Some pictures from the trip.

the dock
the dock
Houses on stilts
Houses on stilts
inside the chinese fishing village
inside the chinese fishing village
a temple on stilts
a temple on stilts
a chinese temple
a chinese temple
the village square
the village square
a chinese idol
a chinese idol
sea food mee hoon
sea food mee hoon

Have you been to the Crab Island? Leave a comment.

The lost childhood of the beautiful children of Myanmar

Cherubic with round faces and streaks of thanaka across their cheeks, the children of Myanmar can be shy and curious like children across the world are. However, unlike children anywhere else Myanmar’s children start really early. To work. In a country whose natural wealth has been plundered by the military rule for about 50 years, its citizens have had it hard. The economy is in tatters and the crushing poverty among its populace forces parents to send their children to work to supplement the family income.

From waitressing at restaurants to hawking knick knacks across tourist attractions, children in Myanmar can be found in various places working hard to make money so their families don’t starve. They are subjected to hard labor though I did not find any instance of their managers / minders being rude to them. Notwithstanding the kindness of their masters, it is heartbreaking to note that these children are dropping out of school with no future in sight or a guaranteed income other than the measly wage they are paid as a result of their hard labor.

Media across the world has been paying attention to the child labor issue in Myanmar but with very limited success. Read this Huffington Post story on child labor in the booming construction industry of the country. According to this NPR report that quotes U.N., a third of the country’s children have jobs. Another report titled, ‘Child labor is declining worldwide, but it’s thriving in Myanmar’ in the Foreign Policy magazine is self-explanatory.

During my trip across Myanmar, I found numerous instances of child labor. I found children working in restaurants wiping tables / serving dishes, hawking souvenirs around temples, plucking peanuts in fields and tilling the land.  It’s a depressing state of affairs and there is probably very little one can do about the issue in a country that is still partially ruled by military. But these children are still pictures of innocence. They are beautiful, heart breakingly so. Cliches be damned.

The extremely little

These are the babies. Those chubby faces and perky mischievousness know very little that they will be put in school and pulled out of it very soon so as to assist in the family’s income. Nevertheless, for now, they are cute as buttons.

The children of Myanmar
The children of Myanmar
The children of Myanmar
The children of Myanmar
The children of Myanmar
The children of Myanmar
The children of Myanmar
The children of Myanmar
The children of Myanmar
The children of Myanmar
The children of Myanmar
The children of Myanmar

The school goers

Many children seem to only finish primary schools. They are pulled out of their schools soon enough they can manage a day job, as it were. But they are cheerful when they go to and come back from schools as I witnessed.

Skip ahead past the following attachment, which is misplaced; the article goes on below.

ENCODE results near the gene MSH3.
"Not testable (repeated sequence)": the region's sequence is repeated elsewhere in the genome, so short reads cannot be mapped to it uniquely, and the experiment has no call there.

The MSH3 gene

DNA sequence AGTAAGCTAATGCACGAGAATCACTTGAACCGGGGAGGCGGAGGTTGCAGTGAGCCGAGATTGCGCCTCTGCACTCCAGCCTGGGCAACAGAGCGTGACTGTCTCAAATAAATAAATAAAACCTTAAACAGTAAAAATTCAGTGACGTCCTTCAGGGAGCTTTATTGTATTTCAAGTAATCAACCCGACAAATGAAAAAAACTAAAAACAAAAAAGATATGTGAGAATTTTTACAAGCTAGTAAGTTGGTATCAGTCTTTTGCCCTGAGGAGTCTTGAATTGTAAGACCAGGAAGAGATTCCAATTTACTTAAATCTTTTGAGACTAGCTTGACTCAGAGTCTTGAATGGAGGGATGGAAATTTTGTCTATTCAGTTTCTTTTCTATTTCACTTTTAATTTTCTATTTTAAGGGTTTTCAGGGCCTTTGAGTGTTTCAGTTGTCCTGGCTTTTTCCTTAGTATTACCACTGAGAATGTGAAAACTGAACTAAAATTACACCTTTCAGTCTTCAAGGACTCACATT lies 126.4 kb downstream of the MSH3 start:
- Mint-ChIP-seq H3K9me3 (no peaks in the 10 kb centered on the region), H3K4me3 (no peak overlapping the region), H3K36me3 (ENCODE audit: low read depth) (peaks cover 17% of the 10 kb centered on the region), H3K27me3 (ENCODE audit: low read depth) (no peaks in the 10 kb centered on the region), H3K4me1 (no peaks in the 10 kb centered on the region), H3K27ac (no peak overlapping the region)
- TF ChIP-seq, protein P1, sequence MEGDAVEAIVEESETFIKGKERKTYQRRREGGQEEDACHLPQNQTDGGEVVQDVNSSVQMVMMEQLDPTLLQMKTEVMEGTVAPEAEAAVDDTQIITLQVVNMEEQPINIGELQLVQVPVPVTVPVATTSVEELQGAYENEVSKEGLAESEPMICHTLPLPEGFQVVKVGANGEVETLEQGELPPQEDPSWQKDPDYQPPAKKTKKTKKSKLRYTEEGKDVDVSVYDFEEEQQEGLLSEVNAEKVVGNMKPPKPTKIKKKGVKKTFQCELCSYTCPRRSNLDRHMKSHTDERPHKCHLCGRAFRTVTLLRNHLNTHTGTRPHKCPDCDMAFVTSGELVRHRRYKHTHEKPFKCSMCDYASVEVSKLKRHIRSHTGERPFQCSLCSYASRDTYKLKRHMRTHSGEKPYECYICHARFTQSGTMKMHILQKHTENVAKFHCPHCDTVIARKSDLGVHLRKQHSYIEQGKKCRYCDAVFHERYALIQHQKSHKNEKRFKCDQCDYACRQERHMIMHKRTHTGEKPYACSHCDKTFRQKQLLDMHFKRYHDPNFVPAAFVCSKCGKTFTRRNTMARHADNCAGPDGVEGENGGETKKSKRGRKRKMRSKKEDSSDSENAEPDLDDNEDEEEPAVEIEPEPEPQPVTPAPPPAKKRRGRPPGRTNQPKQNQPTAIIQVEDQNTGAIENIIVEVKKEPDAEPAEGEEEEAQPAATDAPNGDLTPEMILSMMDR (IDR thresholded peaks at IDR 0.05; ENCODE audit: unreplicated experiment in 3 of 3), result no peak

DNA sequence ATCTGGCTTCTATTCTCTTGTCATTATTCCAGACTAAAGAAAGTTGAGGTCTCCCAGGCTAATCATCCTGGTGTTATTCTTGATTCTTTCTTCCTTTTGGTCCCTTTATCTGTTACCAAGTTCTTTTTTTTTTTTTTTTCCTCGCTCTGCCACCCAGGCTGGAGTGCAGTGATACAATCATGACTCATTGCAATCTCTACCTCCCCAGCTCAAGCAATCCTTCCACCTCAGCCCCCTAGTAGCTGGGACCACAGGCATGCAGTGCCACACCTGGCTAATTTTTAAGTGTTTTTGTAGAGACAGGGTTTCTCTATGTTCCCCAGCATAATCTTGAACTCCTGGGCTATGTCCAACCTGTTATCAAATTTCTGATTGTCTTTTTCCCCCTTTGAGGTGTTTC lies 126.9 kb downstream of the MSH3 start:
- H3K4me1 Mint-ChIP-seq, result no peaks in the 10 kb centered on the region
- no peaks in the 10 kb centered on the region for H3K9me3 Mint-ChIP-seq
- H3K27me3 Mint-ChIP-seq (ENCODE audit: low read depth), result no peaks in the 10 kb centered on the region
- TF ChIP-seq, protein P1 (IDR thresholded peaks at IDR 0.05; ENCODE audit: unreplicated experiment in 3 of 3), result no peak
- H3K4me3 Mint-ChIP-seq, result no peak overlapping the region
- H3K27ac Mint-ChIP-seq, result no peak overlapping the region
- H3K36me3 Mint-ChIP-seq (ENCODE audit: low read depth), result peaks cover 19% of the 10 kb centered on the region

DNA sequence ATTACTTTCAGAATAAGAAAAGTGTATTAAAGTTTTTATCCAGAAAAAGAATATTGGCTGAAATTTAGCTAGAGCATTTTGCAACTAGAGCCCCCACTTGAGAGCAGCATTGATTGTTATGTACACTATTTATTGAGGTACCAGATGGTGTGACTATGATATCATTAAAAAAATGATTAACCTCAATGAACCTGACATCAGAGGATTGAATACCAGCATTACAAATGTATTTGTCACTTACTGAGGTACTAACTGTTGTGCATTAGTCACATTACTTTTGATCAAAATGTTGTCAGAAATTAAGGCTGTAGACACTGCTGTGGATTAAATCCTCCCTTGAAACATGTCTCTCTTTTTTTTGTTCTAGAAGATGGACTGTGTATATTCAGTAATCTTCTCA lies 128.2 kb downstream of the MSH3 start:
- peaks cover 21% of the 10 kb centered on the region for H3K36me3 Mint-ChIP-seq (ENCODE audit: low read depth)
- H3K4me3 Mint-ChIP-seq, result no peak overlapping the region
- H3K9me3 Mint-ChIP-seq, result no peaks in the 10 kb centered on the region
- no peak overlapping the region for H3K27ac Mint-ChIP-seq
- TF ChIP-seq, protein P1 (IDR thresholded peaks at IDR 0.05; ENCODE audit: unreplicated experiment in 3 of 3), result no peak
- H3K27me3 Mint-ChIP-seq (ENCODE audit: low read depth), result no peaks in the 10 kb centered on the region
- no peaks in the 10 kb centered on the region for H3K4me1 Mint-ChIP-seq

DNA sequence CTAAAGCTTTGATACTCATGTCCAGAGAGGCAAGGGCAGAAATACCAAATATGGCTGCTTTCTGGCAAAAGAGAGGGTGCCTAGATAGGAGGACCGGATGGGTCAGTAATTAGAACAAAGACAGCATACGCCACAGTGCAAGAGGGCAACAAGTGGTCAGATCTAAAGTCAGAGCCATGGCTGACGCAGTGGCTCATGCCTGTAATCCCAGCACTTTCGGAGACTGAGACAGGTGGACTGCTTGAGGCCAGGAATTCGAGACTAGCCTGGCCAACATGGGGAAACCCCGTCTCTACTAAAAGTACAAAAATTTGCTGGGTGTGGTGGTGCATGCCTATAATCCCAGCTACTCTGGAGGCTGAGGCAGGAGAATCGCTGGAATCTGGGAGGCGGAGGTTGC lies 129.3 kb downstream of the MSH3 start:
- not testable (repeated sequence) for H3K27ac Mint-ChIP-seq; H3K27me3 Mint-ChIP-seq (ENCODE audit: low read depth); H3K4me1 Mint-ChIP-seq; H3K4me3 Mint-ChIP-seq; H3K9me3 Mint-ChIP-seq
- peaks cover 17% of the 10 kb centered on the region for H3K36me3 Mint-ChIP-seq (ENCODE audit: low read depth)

The children of Myanmar
The children of Myanmar
The children of Myanmar
The children of Myanmar
The children of Myanmar
The children of Myanmar
The children of Myanmar
The children of Myanmar

The shy and curious

Step into a village that is not frequented by tourists and you will be surrounded by these children. They haven’t seen a camera in their lives. Nor have they seen a soul that is not their villager visiting them. Each one of them is photogenic and they seem to know it as they confidently stare into the camera.

The children of Myanmar
The children of Myanmar
The children of Myanmar
The children of Myanmar
The children of Myanmar
The children of Myanmar
The children of Myanmar
The children of Myanmar

The unfortunate teens

You can find them selling postcards in and around pagodas frequented by tourists. To them, postcards are still relevant because their world is full of them as stocks, waiting to be sold to make money. You can also find them tracing designs on lacquerware trays and other utensils. One entrepreneurial fellow even sold me a bunch of hand-drawn postcards he made with his crayons.

The children of Myanmar
The children of Myanmar
The children of Myanmar
The children of Myanmar
The children of Myanmar
The children of Myanmar

The hard laborers

They till land to make patches for vegetable plantations or glean peanut plants after the year’s harvest. They are the least fortunate among the lot for their work involves hard, physical labor. And no child should be forced to do that.

The children of Myanmar
The children of Myanmar
The children of Myanmar
The children of Myanmar

I am ending this year on a poignant note with this post. I have had a good year and I have very little to complain about (if at all, I have to).  I hope each one of you have had a wonderful year as well. I wish you all a great 2015 ahead. Stay safe. Stay well. Leave a comment wishing me a good year and telling me what your travel (and general) plans for 2015 are. I would love to hear from you.